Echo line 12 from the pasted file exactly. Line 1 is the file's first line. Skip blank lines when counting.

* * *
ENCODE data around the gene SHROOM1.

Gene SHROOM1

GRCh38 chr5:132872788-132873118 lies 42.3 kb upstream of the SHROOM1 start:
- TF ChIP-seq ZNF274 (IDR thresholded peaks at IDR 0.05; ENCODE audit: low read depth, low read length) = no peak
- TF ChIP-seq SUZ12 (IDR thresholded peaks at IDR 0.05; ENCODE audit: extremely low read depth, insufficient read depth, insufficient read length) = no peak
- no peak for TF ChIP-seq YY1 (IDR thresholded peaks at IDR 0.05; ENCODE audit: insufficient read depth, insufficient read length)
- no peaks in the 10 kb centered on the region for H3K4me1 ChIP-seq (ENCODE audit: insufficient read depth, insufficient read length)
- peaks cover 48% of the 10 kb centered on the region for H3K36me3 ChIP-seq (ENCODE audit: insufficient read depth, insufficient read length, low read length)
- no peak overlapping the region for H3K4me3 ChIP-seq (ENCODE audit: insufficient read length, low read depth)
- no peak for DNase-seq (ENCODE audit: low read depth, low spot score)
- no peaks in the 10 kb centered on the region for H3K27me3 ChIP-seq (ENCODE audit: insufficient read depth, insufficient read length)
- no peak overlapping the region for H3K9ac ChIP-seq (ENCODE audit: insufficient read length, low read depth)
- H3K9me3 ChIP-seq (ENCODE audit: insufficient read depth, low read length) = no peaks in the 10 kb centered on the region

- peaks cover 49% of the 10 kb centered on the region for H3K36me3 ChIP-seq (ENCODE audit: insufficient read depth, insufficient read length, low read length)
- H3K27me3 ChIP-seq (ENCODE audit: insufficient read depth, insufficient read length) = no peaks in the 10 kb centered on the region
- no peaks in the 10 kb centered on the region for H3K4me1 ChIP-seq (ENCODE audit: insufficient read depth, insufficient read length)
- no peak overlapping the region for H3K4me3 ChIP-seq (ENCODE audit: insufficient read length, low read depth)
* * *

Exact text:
- no peak overlapping the region for H3K9ac ChIP-seq (ENCODE audit: insufficient read length, low read depth)